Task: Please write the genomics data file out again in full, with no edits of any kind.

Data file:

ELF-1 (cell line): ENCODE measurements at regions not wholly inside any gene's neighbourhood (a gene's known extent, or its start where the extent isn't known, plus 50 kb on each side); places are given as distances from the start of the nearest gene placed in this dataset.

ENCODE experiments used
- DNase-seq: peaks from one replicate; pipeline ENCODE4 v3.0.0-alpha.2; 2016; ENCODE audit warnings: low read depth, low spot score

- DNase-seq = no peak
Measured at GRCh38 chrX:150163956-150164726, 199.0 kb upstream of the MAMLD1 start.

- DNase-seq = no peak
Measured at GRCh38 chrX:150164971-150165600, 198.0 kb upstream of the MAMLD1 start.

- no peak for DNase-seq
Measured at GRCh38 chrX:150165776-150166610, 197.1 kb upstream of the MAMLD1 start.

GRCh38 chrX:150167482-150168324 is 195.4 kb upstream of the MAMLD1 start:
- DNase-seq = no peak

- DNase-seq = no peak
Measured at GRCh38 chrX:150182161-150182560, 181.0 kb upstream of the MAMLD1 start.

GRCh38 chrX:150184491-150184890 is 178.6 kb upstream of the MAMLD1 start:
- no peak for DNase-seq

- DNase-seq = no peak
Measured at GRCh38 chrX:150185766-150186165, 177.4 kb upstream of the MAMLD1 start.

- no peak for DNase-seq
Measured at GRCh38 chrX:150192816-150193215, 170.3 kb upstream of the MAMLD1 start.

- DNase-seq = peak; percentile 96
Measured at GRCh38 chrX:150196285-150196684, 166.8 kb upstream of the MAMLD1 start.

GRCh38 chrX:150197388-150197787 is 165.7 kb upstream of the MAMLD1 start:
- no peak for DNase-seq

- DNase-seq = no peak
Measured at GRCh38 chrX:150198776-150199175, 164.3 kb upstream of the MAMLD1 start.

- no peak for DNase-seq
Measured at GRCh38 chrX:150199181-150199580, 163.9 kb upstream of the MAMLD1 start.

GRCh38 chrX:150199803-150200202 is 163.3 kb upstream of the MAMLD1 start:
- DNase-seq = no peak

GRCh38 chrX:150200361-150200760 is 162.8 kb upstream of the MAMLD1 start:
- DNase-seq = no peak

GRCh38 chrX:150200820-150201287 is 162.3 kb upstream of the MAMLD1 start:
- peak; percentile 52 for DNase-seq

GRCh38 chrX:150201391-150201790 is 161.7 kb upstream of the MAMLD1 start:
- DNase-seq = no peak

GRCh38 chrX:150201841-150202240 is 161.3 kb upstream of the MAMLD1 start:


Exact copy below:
ELF-1 (cell line): ENCODE measurements at regions not wholly inside any gene's neighbourhood (a gene's known extent, or its start where the extent isn't known, plus 50 kb on each side); places are given as distances from the start of the nearest gene placed in this dataset.

ENCODE experiments used
- DNase-seq: peaks from one replicate; pipeline ENCODE4 v3.0.0-alpha.2; 2016; ENCODE audit warnings: low read depth, low spot score

- DNase-seq = no peak
Measured at GRCh38 chrX:150163956-150164726, 199.0 kb upstream of the MAMLD1 start.

- DNase-seq = no peak
Measured at GRCh38 chrX:150164971-150165600, 198.0 kb upstream of the MAMLD1 start.

- no peak for DNase-seq
Measured at GRCh38 chrX:150165776-150166610, 197.1 kb upstream of the MAMLD1 start.

GRCh38 chrX:150167482-150168324 is 195.4 kb upstream of the MAMLD1 start:
- DNase-seq = no peak

- DNase-seq = no peak
Measured at GRCh38 chrX:150182161-150182560, 181.0 kb upstream of the MAMLD1 start.

GRCh38 chrX:150184491-150184890 is 178.6 kb upstream of the MAMLD1 start:
- no peak for DNase-seq

- DNase-seq = no peak
Measured at GRCh38 chrX:150185766-150186165, 177.4 kb upstream of the MAMLD1 start.

- no peak for DNase-seq
Measured at GRCh38 chrX:150192816-150193215, 170.3 kb upstream of the MAMLD1 start.

- DNase-seq = peak; percentile 96
Measured at GRCh38 chrX:150196285-150196684, 166.8 kb upstream of the MAMLD1 start.

GRCh38 chrX:150197388-150197787 is 165.7 kb upstream of the MAMLD1 start:
- no peak for DNase-seq

- DNase-seq = no peak
Measured at GRCh38 chrX:150198776-150199175, 164.3 kb upstream of the MAMLD1 start.

- no peak for DNase-seq
Measured at GRCh38 chrX:150199181-150199580, 163.9 kb upstream of the MAMLD1 start.

GRCh38 chrX:150199803-150200202 is 163.3 kb upstream of the MAMLD1 start:
- DNase-seq = no peak

GRCh38 chrX:150200361-150200760 is 162.8 kb upstream of the MAMLD1 start:
- DNase-seq = no peak

GRCh38 chrX:150200820-150201287 is 162.3 kb upstream of the MAMLD1 start:
- peak; percentile 52 for DNase-seq

GRCh38 chrX:150201391-150201790 is 161.7 kb upstream of the MAMLD1 start:
- DNase-seq = no peak

GRCh38 chrX:150201841-150202240 is 161.3 kb upstream of the MAMLD1 start: